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Sunday, November 20, 2011

Is Jo Swinson the fourth Welsh Lib Dem MP?

Radio Wales' Sunday Supplement this morning, had an intriguing piece based on a book by Professor Norman Davies (Vanished Kingdoms: The History of Half-Forgotten Europe) in which he reveals an ancient Welsh speaking people were based along the River Clyde and ruled there for the best part of the first millennium.

Research elsewhere on the internet reveals that these Brithonic peoples founded the city of Glasgow and supplied us with our earliest examples of Scottish literature, written in Welsh. The BBC's Birth of a Nation page has more:

Sailing up the Clyde towards Glasgow there is a vast and imposing sentinel guarding the river at Dumbarton. As a fortress it has a long and proud history, and, in fact, has a longer recorded history than any other in Britain.

The rock was the centre of the Kingdom of the Britons, that stretched along the River Clyde, north into Stirlingshire and south into Ayrshire. Known as Dun Breatann - ‘Fortress of the Britons’ or 'Alt Clut' (Rock of the Clyde). It was the centre of a flourishing Britonnic culture that spoke Old Welsh, or Cumbric, which is now almost entirely forgotten.

They continue: Early Britonnic kings, such as Rhydderch Hael (c580-612 AD), helped to secure Christianity in Scotland by supporting St Kentigern (aka. St Mungo), the founder of Glasgow.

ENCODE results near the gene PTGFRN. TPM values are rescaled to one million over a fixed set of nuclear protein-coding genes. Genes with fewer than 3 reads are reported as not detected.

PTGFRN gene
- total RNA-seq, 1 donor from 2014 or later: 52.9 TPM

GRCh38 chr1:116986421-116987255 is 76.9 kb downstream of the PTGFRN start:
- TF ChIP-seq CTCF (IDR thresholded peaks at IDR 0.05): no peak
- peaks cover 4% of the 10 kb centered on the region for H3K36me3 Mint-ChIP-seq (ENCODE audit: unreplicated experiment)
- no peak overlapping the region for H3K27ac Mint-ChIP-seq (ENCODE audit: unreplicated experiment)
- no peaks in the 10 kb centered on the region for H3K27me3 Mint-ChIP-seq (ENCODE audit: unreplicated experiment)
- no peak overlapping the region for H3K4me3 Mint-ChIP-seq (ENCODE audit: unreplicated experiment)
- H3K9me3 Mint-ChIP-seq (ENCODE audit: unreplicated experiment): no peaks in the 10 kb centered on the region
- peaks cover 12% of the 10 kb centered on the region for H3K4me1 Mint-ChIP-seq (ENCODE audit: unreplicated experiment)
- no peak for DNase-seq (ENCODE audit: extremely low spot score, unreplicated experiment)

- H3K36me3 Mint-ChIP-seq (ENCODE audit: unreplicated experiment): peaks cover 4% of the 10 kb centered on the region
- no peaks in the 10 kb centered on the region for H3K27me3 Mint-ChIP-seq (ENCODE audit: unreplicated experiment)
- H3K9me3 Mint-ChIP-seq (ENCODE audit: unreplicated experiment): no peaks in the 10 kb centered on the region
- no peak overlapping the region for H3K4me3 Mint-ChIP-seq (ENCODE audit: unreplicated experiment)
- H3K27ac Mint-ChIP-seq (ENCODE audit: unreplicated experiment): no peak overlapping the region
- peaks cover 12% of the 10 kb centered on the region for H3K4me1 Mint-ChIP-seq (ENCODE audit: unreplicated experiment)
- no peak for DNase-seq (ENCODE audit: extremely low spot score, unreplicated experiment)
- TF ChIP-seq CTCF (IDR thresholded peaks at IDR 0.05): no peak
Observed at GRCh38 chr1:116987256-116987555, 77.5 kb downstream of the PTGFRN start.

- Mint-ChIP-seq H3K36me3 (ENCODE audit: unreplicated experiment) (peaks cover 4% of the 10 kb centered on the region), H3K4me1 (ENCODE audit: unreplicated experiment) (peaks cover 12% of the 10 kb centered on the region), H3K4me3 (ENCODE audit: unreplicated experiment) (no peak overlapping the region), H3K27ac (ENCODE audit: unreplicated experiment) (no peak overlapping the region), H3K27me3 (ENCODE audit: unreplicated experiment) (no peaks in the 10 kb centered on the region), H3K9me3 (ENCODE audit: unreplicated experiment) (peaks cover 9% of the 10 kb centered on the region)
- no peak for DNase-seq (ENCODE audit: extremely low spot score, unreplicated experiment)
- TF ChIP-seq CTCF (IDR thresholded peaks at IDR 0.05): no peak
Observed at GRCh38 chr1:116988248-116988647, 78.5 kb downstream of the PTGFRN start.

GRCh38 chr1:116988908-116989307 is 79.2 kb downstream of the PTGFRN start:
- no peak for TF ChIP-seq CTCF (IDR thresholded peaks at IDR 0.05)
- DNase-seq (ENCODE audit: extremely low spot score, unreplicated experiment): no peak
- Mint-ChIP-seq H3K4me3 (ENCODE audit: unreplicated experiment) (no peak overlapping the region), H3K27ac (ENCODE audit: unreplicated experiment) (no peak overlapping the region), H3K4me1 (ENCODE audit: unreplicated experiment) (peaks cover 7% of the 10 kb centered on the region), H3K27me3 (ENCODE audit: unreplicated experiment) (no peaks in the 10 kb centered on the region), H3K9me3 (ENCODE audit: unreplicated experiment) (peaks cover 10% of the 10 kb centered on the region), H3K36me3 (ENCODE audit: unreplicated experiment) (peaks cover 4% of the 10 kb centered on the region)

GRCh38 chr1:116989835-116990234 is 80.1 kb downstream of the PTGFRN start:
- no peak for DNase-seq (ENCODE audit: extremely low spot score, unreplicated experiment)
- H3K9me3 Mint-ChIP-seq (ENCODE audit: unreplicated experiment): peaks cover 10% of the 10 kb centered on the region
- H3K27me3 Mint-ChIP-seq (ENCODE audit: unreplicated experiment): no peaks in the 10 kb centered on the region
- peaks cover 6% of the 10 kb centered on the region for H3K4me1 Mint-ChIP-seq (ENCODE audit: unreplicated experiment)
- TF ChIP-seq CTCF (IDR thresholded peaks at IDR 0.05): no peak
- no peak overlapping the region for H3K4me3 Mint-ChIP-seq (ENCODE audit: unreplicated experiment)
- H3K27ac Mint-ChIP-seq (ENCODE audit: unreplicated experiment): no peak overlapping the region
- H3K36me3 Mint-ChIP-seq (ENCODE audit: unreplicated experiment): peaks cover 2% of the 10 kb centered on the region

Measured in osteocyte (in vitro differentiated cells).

By the mid 7th century only Dumbarton, of all the Britonnic Kingdoms of Scotland, had survived the Angles’ onslaught. This has left us with the image of the Britons as doomed, heroic losers of the Dark Ages - an image depicted by their own poetry and their seemingly hopeless strategic position, trapped between the powerful Picts to the north and the Angles to the south. However, this is a mistaken image. The Britons were perfectly capable of defeating even the mightiest of their opponents.

This Kingdom was eventually brought to an end by Olaf the White, the Norse King of Dublin though this led to the emergence of a new kingdom, further up the river at Strathclyde.

East Dunbartonshire of course is represented by the very Scottish Liberal Democrat, Jo Swinson, who comes from the area. This leads one to pose the fanciful question, is she actually the fourth Welsh Liberal Democrat MP?
Stop trying to steal Scotland's only female Lib Dem MP for one of the other national parties ;-)
Dumbarton is actually in West Dunbartonshire whose Labour MP is Gemma Doyle. East Dunbartonshire is north east of Glasgow extending from Kirkintilloch westwards along the foot of the Campsies to Bearsden and Milngavie which are still some miles away from Dumbarton - Geography lesson endeth.
OK, but East Dunbartonshire was almost certainly with the boundaries of this kingdom.
A surprising number of place-names in the lowlands betray old Welsh origins. For instance, a few beginning "Kirk" were originally "Caer".
...and don't forget the Wallace clan... that's right William Wallace was a Welshman!
... and Welsh whisky was around before the Scottish version.
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